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MOUNT GRETNA AUTHORITY v. MT. GRETNA HEIGHTS ASSOCIATION (02/23/77)

COMMONWEALTH COURT OF PENNSYLVANIA


decided: February 23, 1977.

MOUNT GRETNA AUTHORITY
v.
THE MT. GRETNA HEIGHTS ASSOCIATION, APPELLANT

Appeal from the Order of the Court of Common Pleas of Lebanon County in case of Mount Gretna Authority v. The Mt. Gretna Heights Association, No. 9 Equity 1976.

COUNSEL

Thomas P. Harlan, with him Beaver, Wolf & Harlan, for appellant.

Keith L. Kilgore, with him Spitler, Rowe and Kilgore, for appellee.

Judges Crumlish, Jr., Wilkinson, Jr. and Mencer, sitting as a panel of three. Opinion by Judge Wilkinson.

Author: Wilkinson

[ 28 Pa. Commw. Page 584]

This is an appeal from an order in a declaratory judgment proceeding upholding appellee's purchase of a sewer system against appellant's claims of a violation of Section 10(D) of the Municipality Authorities Act of 1945 (Act), Act of May 2, 1945, P.L. 382, as amended, 53 P.S. ยง 312(D).*fn1 We affirm.

The facts are stipulated but will require recitation at some length. The Pennsylvania Chautauqua Association (Chautauqua), a nonprofit corporation, formed the Borough of Mount Gretna (Borough) in

[ 28 Pa. Commw. Page 585]

    the 1920's with borders coterminous with Chautauqua property lines. Through deed restrictions still in force, all property owners in the Borough are members of the Chautauqua and, therefore, each of the five members of the governing Borough Council is a member of the Chautauqua. The objectives of the Chautauqua are to advance the literary and scientific attainment, recreation and entertainment of the Borough and surrounding communities and to maintain buildings and sanitary and water facilities for those purposes. The Chautauqua assesses each property owner within the Borough a sum to further its charitable objectives and, by a separate billing for each, to maintain garbage removal and water service for Borough residents.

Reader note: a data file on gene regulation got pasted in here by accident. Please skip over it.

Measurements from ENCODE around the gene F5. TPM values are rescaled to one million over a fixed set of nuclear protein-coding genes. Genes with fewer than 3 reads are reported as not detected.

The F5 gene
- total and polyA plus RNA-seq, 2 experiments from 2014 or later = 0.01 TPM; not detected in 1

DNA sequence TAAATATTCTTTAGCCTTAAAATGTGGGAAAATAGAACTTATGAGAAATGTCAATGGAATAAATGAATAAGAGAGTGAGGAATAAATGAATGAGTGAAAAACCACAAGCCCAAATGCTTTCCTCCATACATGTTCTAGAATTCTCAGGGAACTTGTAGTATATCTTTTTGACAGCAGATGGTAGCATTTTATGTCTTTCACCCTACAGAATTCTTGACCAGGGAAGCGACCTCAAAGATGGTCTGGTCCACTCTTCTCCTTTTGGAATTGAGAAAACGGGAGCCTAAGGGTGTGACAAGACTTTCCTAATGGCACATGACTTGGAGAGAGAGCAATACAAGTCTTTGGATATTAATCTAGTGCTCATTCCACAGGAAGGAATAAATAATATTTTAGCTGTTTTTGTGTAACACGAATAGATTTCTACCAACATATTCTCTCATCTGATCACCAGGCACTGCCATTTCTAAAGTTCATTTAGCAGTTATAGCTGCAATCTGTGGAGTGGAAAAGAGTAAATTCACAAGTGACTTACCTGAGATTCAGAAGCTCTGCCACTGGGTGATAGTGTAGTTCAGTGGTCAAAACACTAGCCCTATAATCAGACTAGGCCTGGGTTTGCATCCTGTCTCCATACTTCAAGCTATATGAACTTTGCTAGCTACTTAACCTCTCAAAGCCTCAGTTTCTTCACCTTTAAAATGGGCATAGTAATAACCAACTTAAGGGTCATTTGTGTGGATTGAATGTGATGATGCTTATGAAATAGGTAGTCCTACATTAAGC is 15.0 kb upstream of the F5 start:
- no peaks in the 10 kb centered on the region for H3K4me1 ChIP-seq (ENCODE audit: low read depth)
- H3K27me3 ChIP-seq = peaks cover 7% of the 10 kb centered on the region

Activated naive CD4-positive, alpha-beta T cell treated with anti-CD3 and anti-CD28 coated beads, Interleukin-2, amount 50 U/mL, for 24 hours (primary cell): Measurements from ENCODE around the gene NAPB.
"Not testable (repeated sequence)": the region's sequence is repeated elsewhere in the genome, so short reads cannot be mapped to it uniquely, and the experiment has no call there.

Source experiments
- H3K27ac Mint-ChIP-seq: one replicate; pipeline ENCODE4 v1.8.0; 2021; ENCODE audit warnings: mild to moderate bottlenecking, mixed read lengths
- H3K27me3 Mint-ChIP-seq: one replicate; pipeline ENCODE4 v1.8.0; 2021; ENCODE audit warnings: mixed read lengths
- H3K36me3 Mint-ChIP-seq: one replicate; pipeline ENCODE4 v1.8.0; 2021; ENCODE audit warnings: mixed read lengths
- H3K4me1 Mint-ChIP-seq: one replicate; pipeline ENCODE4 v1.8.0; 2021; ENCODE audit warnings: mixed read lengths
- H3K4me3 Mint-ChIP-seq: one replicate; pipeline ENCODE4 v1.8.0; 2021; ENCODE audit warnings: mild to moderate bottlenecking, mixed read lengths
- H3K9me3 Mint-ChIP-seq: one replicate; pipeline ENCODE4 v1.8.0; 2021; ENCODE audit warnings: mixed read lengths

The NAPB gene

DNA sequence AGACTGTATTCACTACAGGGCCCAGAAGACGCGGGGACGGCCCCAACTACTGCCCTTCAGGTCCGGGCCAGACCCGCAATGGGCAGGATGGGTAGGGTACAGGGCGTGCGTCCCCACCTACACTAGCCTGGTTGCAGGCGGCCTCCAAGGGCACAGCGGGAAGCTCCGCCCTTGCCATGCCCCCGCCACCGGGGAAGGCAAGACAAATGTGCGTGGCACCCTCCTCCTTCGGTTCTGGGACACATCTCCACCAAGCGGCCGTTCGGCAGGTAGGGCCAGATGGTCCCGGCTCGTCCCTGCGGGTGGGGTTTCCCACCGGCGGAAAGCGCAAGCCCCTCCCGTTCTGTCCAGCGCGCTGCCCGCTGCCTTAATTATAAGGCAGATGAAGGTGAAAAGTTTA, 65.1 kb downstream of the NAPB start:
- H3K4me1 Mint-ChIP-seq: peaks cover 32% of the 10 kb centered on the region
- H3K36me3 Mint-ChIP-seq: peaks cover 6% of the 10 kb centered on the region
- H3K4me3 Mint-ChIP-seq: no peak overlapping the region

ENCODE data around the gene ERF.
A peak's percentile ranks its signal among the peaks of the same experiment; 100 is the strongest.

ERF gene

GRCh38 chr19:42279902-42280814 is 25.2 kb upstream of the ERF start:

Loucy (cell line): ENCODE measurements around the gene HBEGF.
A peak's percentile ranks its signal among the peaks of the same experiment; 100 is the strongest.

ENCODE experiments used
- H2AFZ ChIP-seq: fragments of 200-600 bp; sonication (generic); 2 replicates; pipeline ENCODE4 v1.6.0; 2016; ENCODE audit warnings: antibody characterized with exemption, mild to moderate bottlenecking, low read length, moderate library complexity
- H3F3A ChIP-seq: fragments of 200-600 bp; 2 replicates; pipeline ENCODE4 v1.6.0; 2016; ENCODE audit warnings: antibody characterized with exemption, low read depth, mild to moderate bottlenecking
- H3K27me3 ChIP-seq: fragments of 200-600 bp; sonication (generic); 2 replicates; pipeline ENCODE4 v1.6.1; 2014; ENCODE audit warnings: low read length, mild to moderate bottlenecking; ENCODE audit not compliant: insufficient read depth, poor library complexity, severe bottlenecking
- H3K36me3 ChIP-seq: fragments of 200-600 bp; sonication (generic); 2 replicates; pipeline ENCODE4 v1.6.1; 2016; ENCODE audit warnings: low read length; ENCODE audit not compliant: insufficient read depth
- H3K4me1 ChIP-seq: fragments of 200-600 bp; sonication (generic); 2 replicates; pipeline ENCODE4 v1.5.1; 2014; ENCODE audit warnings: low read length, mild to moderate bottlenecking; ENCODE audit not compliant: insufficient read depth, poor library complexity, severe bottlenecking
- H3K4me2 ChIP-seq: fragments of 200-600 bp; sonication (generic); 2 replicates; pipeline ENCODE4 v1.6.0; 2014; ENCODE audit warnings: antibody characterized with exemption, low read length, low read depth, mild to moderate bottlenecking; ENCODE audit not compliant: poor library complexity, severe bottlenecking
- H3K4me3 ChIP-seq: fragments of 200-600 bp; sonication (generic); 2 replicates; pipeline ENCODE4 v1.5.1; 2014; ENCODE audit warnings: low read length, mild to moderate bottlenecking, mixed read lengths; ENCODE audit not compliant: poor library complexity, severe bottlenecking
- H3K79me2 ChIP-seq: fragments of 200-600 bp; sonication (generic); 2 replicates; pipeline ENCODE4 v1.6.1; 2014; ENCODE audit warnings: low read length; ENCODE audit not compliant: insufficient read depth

The Chautauqua operated a sewage system since the turn of the century which, as of July 1, 1974, served not only the entire Borough but adjacent parts of other municipalities including appellant, another nonprofit corporation. The system was operated by a private organization (The Chautauqua Sewer Company) and was under the control of the Pennsylvania Public Utility Commission which authorized the Chautauqua to make an annual charge of $25.00 per residence in 1974.

In 1972 the Chautauqua felt that some action was required to meet the growing demands on its deteriorating sewer plant. An engineer's report disclosed that modernization of the plant would require expenditures of at least $500,000 over a period of years. Because the Chautauqua's sewage company was a private organization, federal financing, state grants and favorable commercial lending rates were unavailable to it. The Borough Council then created appellee to assume operation and control of the sewage system. Appellee's board consisted of five members, all of whom were residents of the Borough and, hence, members

[ 28 Pa. Commw. Page 586]

    of the Chautauqua. Four of the five were also members of the Chautauqua board and three of the five were, at appellee's inception, members of the Borough Council as well.

In May, 1974, a special stockholders' meeting of the Chautauqua was held at which the sale of the sewage system to appellee for an appraised price of $115,000 was overwhelmingly approved. Appellee thereupon passed a resolution for the taking of the system for $115,000 in lieu of condemnation proceedings and obtained a state grant and financing from a local bank. The Chautauqua placed the $115,000 in an irrevocable trust to further its corporate purposes.